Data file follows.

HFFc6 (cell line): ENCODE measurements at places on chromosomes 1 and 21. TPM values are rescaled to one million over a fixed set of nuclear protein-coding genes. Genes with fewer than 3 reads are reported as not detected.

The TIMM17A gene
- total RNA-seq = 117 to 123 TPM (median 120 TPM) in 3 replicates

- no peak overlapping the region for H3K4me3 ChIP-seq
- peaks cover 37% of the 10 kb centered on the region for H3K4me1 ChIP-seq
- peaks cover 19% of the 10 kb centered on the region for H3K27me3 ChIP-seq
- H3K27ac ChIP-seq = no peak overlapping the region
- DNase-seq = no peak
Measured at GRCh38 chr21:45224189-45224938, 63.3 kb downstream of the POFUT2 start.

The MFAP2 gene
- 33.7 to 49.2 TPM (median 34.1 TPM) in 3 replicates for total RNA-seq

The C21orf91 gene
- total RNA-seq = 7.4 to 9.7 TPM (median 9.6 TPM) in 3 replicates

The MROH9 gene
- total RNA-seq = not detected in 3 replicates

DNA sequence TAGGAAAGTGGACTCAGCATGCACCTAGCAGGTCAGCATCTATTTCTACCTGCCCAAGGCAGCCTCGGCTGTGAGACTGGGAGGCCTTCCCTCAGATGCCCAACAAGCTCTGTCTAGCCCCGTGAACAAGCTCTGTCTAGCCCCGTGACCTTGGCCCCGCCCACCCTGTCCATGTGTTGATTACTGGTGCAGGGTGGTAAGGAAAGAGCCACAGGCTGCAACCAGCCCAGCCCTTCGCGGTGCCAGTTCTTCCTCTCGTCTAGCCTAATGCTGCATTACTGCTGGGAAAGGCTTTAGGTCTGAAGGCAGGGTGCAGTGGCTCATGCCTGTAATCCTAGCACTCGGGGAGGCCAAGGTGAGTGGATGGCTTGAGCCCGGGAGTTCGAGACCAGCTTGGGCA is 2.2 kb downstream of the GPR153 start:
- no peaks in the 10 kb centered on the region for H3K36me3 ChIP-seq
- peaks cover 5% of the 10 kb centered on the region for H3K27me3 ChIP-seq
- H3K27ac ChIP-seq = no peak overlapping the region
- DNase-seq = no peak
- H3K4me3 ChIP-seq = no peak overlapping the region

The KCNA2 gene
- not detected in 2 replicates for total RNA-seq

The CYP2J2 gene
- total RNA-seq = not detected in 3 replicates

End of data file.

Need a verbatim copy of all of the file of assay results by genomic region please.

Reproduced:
HFFc6 (cell line): ENCODE measurements at places on chromosomes 1 and 21. TPM values are rescaled to one million over a fixed set of nuclear protein-coding genes. Genes with fewer than 3 reads are reported as not detected.

The TIMM17A gene
- total RNA-seq = 117 to 123 TPM (median 120 TPM) in 3 replicates

- no peak overlapping the region for H3K4me3 ChIP-seq
- peaks cover 37% of the 10 kb centered on the region for H3K4me1 ChIP-seq
- peaks cover 19% of the 10 kb centered on the region for H3K27me3 ChIP-seq
- H3K27ac ChIP-seq = no peak overlapping the region
- DNase-seq = no peak
Measured at GRCh38 chr21:45224189-45224938, 63.3 kb downstream of the POFUT2 start.

The MFAP2 gene
- 33.7 to 49.2 TPM (median 34.1 TPM) in 3 replicates for total RNA-seq

The C21orf91 gene
- total RNA-seq = 7.4 to 9.7 TPM (median 9.6 TPM) in 3 replicates

The MROH9 gene
- total RNA-seq = not detected in 3 replicates

DNA sequence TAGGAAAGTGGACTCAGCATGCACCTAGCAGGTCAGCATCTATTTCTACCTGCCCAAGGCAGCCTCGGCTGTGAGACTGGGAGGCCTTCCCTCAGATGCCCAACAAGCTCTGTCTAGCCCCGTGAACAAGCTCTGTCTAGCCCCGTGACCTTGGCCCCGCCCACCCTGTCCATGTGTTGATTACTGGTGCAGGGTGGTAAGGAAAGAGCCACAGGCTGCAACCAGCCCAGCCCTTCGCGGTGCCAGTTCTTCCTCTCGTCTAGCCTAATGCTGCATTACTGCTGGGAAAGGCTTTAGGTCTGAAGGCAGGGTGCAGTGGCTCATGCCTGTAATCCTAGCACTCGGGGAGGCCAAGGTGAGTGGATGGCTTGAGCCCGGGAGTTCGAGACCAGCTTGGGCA is 2.2 kb downstream of the GPR153 start:
- no peaks in the 10 kb centered on the region for H3K36me3 ChIP-seq
- peaks cover 5% of the 10 kb centered on the region for H3K27me3 ChIP-seq
- H3K27ac ChIP-seq = no peak overlapping the region
- DNase-seq = no peak
- H3K4me3 ChIP-seq = no peak overlapping the region

The KCNA2 gene
- not detected in 2 replicates for total RNA-seq

The CYP2J2 gene
- total RNA-seq = not detected in 3 replicates